"Hollywood is crawling with outsiders and foreigners. If you kick 'em all out, you'll have nothing to watch but football and mixed martial arts, which are not the arts."
Meryl Streep's Cecil B. DeMille Lifetime Achievement Award speech at this year's Golden Globes ceremony touched on a variety of topics—politics, one's own sense of home and belonging, public cruelty, the passing of Carrie Fisher—but it was those two sentences, addressing the encroaching xenophobia and bigotry brought on by then–president elect Donald J. Trump's ascendancy, that stuck strongest with the public afterward. Is it accurate to refer to Hollywood as a whole—a tremendously moneyed industry that often faces derision and charges of elitism, cronyism, and nepotism—as a place where outsiders truly thrive? By drawing a line in the sand between the arts and other forms of mass entertainment, does Hollywood risk further alienating the populace that brought Trump to power? And in the end, does it matter?
The strength and swiftness of the reaction to Streep's speech—both positive and negative—demonstrated that regardless of its intentions or desires, the world pays attention when Hollywood takes a stand. People—regardless of color, faith, sexual orientation, or immigration status—like to watch stories, and that gives Hollywood an incredibly powerful opportunity. More so than any other industry, it has a direct line into the living rooms of Americans across the political spectrum.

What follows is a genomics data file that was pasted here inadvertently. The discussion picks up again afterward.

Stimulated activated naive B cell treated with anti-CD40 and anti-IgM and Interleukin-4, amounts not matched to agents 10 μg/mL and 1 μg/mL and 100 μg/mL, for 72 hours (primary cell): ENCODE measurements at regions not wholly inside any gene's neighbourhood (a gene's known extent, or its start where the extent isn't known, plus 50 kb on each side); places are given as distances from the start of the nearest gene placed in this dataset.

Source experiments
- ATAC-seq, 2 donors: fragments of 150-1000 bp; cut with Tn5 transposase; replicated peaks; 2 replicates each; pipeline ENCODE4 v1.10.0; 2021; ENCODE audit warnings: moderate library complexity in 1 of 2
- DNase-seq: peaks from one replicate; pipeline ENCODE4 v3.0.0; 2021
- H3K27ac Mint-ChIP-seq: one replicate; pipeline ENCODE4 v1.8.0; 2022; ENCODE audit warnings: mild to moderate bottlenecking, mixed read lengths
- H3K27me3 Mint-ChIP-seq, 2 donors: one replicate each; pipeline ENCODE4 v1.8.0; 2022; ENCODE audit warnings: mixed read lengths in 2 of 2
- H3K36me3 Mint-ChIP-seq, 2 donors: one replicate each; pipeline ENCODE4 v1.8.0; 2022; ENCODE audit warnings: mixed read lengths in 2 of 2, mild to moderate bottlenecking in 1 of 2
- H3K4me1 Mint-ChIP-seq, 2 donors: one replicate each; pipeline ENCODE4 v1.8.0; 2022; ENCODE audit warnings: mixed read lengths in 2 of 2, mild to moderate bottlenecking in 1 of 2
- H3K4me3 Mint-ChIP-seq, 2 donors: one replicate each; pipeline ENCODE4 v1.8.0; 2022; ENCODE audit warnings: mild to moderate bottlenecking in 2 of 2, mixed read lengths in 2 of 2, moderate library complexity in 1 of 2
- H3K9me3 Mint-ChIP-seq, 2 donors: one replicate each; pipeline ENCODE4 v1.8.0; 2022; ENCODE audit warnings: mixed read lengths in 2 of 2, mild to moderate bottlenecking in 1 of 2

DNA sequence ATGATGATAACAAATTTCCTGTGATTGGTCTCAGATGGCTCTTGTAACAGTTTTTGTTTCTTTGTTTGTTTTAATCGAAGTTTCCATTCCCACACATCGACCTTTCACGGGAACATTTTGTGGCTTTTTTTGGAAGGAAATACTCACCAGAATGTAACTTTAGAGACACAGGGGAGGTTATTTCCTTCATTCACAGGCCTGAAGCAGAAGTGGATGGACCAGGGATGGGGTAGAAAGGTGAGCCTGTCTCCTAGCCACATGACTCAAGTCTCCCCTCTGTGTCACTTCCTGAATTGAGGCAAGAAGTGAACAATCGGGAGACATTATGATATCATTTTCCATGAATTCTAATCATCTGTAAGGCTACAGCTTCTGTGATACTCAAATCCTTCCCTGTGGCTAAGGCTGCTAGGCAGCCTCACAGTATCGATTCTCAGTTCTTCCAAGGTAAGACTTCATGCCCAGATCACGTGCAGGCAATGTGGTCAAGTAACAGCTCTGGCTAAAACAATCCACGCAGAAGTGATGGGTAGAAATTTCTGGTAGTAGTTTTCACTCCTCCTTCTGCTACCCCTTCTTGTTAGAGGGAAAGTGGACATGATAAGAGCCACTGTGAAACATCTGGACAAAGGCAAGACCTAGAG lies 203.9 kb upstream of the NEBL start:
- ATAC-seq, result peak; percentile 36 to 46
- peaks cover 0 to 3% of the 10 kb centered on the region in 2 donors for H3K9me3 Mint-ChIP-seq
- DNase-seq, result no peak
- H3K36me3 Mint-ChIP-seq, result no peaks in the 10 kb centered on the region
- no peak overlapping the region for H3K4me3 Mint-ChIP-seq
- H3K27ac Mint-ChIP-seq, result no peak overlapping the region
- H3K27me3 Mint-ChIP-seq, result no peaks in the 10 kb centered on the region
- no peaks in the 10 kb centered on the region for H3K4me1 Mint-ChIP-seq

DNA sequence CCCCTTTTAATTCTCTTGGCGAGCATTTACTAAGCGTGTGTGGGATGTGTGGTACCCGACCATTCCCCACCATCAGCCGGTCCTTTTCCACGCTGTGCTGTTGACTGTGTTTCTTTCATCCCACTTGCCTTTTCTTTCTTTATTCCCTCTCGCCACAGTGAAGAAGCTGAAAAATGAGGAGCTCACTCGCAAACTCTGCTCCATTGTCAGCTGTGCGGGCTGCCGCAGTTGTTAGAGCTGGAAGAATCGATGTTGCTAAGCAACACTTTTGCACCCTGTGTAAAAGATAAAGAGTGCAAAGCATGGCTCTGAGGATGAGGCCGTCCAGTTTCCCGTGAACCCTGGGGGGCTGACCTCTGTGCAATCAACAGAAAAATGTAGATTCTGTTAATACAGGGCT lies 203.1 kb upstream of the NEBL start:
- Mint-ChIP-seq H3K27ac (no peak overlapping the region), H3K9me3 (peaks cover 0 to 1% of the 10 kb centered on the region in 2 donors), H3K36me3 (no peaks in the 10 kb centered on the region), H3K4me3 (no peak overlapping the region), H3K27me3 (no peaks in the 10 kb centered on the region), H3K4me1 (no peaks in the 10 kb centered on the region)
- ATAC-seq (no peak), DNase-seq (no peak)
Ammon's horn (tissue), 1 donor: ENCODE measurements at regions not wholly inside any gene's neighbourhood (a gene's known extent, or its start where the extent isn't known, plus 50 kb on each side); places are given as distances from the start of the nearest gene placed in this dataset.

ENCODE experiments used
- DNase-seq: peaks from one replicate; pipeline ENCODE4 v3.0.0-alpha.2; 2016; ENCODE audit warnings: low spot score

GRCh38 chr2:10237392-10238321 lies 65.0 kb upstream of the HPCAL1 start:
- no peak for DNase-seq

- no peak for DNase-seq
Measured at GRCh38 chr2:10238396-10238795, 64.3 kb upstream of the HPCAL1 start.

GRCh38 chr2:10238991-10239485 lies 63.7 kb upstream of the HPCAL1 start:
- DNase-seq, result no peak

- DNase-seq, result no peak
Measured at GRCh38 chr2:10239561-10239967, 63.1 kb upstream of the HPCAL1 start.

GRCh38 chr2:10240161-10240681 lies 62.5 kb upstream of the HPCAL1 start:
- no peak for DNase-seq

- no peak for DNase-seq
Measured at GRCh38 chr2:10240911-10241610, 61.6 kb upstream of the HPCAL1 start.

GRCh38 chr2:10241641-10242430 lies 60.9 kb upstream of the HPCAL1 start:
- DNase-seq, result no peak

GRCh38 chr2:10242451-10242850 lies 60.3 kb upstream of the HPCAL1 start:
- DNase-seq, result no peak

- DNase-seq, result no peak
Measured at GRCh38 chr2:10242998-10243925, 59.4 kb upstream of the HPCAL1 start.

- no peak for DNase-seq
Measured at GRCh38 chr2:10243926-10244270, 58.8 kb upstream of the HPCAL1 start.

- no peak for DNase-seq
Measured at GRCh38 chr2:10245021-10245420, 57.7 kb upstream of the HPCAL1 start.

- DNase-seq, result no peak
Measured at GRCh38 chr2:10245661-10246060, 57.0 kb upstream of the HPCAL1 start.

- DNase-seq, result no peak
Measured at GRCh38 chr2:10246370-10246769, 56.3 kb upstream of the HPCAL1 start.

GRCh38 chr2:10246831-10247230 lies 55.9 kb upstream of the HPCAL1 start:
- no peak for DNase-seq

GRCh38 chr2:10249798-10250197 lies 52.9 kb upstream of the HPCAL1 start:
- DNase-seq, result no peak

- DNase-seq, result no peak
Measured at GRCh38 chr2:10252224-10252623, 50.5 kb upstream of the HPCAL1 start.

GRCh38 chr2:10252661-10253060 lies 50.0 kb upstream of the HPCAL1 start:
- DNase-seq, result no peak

But in this new, truly uncharted American landscape, what is Hollywood's role? Should Sunday night's Oscar ceremony devote itself to civil rights and humanitarian causes? Is it time for the industry to refocus on the messages it delivers and the politics it collectively aligns itself with? And, importantly, is Hollywood inherently liberal because of the ideology at play in its most popular themes and story arcs, or is it a conservative enterprise driven by a strong bottom line like Wall Street or any other classically capitalist entity? If the industry is indeed as progressive and all-inclusive as it portrays itself, why do some still believe coming out might negatively affect their careers? Are new distribution systems like streaming services opening up new opportunities for more diverse voices and programming, or will the major studio cabal continue to control the industry's output? Is it up to Hollywood as society's storytellers to help make sure ALL people continue to be heard?
As we move into an era where Washington is threatening to stifle the voices and roll back the rights of women, people of color, immigrants, and the LGBTQ community, among others, these questions are more important than ever. Through this package of articles, titled Hollywood: The Next Chapter, VICE tries to answer those questions by investigating Hollywood's past, taking the pulse of its present, and looking toward what its future may hold. The entertainment we consume and the political climate that surrounds us are poised to overlap; with this series, we're looking at how and why, as well as what may come as a result.